By MEGAN MESSER , Vandegrift Voice
Some 20 Vandegrift students, who are from all over the world, brought holiday cheer to about 20 students at River Place Elementary, who are also from other countries.
“The purpose of the trip was to spread cheer and to build relationships,” said Nazarene, the English as a Second Language teacher at VHS who organized the event.
Viper students – originally from China, Italy, Japan, Russia, Ukraine, Nicaragua, Puerto Rico, Taiwan, El Salvador, Guatemala, Spain, Venezuela and Mexico – connected with RPE students while singing versions of “Jingle Bells” and “Feliz Navidad” accompanied by guitar. Then Nazarene and some Vipers sang “Mary Did You Know”.
Jill Cummings, ESL teacher at RPE, said the students they chose to participate in the event all have lived outside the U.S. and have been in this country less than two years.
Students from Nazarene’s class brought with them bilingual stories they wrote in English and their native language. After singing and introductions, the older students paired up and read their stories in both languages to the younger students.
“We tried to pair them with high school students who spoke the same language and were from the same country as they were,” Cummings said.
The students were given freedom to write about anything they wanted and pick any genre.
“My story was about a girl with powers, and she obtained these powers from an earthquake in Japan,” said Aoi Nishimara, sophomore. “It was a fun fiction story to write about.”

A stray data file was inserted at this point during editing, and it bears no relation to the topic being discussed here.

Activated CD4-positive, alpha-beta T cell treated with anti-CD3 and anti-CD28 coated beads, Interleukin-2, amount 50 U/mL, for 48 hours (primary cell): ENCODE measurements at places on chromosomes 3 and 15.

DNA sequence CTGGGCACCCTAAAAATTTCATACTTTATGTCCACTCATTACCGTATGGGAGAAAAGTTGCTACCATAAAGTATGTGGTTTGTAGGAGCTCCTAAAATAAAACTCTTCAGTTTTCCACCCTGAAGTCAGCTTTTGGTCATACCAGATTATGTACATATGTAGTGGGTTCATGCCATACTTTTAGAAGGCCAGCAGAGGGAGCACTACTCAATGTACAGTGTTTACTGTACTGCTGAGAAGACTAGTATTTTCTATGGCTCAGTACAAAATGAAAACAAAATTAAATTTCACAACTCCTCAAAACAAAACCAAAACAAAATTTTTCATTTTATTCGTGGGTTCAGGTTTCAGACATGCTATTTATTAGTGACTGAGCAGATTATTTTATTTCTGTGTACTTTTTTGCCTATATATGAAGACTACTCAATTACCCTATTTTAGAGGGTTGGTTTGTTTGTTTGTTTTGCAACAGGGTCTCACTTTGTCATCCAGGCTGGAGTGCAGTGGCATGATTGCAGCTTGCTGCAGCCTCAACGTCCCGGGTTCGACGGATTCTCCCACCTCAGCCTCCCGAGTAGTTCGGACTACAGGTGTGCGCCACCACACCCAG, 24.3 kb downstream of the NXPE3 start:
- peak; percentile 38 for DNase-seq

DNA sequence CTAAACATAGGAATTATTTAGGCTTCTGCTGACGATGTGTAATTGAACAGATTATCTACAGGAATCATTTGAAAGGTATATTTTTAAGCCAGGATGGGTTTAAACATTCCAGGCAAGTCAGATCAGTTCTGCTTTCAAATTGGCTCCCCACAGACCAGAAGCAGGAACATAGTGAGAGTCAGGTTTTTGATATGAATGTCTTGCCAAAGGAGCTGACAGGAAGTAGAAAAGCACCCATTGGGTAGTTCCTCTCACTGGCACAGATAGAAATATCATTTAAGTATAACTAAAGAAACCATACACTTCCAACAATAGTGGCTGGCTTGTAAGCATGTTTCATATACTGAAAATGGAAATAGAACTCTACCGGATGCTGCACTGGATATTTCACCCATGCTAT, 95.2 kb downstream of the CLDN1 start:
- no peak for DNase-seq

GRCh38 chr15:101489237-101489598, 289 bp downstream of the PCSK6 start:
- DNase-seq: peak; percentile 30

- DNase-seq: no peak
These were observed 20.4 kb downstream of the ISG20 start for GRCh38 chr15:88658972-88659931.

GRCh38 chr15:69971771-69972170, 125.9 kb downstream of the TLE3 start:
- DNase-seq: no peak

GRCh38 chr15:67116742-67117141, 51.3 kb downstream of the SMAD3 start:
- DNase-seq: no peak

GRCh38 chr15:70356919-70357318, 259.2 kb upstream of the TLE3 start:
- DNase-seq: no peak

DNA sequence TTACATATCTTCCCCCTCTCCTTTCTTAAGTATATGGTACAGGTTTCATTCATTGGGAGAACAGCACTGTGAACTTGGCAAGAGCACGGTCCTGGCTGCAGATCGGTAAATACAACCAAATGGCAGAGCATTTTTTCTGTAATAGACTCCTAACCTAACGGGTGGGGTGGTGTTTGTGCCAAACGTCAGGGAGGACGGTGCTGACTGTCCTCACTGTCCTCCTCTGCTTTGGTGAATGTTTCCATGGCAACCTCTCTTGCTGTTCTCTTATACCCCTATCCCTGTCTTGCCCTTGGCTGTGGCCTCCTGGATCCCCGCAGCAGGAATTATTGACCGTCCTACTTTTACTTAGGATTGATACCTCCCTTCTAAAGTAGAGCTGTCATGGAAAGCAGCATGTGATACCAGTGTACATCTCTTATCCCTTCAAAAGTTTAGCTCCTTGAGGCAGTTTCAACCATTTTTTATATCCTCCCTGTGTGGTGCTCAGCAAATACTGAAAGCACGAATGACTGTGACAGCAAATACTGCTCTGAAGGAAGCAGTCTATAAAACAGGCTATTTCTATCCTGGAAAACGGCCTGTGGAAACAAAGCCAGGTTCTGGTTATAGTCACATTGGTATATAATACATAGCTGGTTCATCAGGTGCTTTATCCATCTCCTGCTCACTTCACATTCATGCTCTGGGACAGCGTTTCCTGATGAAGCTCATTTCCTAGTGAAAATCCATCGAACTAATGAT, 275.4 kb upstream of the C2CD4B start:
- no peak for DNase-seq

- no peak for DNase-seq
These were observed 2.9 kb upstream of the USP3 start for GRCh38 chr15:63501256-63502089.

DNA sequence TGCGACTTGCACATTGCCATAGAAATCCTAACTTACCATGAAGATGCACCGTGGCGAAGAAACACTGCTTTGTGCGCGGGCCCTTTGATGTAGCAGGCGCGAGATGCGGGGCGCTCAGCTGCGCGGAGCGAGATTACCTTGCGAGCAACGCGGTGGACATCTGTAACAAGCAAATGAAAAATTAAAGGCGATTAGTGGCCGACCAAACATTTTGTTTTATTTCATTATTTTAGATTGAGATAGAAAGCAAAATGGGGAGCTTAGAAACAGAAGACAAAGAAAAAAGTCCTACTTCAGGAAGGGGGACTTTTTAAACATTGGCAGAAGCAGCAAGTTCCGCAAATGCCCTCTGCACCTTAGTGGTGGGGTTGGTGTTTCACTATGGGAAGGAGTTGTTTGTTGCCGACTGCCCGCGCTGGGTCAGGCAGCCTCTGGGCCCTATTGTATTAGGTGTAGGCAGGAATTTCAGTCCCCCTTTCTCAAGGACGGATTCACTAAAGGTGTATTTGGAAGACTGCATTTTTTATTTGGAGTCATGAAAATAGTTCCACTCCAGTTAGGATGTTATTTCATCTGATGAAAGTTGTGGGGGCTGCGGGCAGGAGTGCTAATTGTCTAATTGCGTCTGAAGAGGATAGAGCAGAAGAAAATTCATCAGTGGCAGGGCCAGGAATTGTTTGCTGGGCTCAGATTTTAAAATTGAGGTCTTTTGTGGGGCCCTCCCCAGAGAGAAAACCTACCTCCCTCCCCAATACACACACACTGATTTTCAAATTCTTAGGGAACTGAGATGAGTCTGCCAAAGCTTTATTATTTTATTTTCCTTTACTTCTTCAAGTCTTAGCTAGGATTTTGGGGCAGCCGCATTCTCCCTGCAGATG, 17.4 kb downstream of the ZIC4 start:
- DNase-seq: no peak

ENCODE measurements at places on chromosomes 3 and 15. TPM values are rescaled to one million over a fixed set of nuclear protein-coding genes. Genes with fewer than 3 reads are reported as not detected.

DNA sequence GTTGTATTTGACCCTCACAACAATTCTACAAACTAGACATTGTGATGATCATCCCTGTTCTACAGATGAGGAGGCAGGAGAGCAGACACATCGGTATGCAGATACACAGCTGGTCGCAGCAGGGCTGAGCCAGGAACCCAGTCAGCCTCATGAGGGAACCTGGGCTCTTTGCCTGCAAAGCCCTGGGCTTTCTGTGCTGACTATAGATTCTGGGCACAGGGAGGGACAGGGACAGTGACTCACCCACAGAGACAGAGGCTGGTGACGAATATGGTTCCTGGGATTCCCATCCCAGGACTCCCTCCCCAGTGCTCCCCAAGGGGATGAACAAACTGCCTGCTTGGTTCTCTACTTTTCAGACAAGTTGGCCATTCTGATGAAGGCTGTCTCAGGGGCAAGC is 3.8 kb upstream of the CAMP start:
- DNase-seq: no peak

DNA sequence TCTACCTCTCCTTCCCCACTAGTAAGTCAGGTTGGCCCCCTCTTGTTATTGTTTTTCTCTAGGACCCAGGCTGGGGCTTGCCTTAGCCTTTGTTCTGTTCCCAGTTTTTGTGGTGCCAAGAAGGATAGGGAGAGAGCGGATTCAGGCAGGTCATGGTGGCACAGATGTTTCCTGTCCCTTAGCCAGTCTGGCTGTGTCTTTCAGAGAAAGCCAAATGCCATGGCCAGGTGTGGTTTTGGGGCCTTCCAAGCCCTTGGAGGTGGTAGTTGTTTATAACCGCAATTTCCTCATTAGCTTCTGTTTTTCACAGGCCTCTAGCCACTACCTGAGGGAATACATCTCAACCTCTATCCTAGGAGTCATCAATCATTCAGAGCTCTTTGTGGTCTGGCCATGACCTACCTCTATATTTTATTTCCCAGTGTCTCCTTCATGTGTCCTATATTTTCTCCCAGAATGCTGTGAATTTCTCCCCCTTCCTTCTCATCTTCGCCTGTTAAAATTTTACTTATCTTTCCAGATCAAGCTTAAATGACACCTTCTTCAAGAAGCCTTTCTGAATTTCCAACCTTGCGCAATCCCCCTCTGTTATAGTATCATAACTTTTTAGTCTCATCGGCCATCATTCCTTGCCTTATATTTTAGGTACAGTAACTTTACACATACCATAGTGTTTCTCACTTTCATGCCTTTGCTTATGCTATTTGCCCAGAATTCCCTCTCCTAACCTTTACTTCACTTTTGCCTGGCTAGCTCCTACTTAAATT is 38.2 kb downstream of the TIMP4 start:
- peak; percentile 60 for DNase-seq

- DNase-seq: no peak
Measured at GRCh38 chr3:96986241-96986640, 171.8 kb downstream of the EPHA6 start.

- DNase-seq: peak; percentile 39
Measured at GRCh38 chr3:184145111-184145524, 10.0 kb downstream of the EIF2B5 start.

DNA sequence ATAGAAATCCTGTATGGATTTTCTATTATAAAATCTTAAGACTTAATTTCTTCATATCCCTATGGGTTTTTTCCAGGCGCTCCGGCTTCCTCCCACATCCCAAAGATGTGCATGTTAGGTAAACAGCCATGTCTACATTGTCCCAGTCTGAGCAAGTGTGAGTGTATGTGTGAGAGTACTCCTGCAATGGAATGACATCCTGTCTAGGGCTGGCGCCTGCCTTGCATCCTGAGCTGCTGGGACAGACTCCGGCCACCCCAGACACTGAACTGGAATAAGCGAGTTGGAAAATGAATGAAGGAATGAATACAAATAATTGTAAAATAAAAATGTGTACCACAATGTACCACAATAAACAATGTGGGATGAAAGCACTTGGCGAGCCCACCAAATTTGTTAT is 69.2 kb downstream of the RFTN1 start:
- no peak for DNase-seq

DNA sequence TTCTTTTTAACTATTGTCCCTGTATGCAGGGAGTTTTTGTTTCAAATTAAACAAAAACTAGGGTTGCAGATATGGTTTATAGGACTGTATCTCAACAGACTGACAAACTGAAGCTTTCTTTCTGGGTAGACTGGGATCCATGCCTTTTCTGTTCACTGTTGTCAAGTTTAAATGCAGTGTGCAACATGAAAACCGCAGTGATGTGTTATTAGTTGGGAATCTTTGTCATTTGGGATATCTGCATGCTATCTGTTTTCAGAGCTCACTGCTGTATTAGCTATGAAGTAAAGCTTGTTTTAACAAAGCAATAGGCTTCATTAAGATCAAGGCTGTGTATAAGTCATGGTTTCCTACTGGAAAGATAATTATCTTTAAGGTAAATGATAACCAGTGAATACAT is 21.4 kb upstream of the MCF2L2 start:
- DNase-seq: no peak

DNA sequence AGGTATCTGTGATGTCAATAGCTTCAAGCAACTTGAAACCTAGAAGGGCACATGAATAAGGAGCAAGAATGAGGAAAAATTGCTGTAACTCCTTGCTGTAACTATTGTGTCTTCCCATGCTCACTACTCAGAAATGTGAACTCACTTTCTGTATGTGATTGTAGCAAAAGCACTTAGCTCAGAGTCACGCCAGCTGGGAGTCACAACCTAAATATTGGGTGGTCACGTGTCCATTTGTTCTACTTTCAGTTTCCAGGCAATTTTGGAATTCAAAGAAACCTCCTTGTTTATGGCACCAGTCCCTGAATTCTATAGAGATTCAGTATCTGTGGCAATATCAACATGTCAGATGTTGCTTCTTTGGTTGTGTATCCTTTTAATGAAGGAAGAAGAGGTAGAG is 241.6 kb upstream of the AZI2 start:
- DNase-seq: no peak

In general, students new to the U.S. know very little English and sometimes go through a silent period. They can feel isolated in some ways, Cummings said.
“This was the first time to see some of these students speak to someone in their native language,” Cummings said. “It was pure joy to see their faces light up and see smiles!”
Cynthia Hughes, ESL teacher at RPE, also echoes those thoughts.
“For us, this was one of the first times we saw such animation and joy on our
newcomers’ faces! Truly special,” Hughes said.
The event embraces uniqueness and builds confidence, Nazarene said.
Hughes thinks this type of event is important to newcomer students.
“They see students in high school sharing the same experience that they do of coming to a new country and learning a new language and they realize they can do this,” she said.
Vipers who went to RPE agree that the field trip was a success.
“I was happy that I went because I got the chance to communicate with younger kids,” Nishimara said.
Nazarene feels like a pioneer teacher with the initiative. Her goal is to continue to take her students on field trips so they can bond with young EL learners.
“We built relationships with these kids in order to become their big pals and will continue through writing letters to one another, so my students can (also) practice their writing skills,” she said.
Lynette Haaland contributed to this story.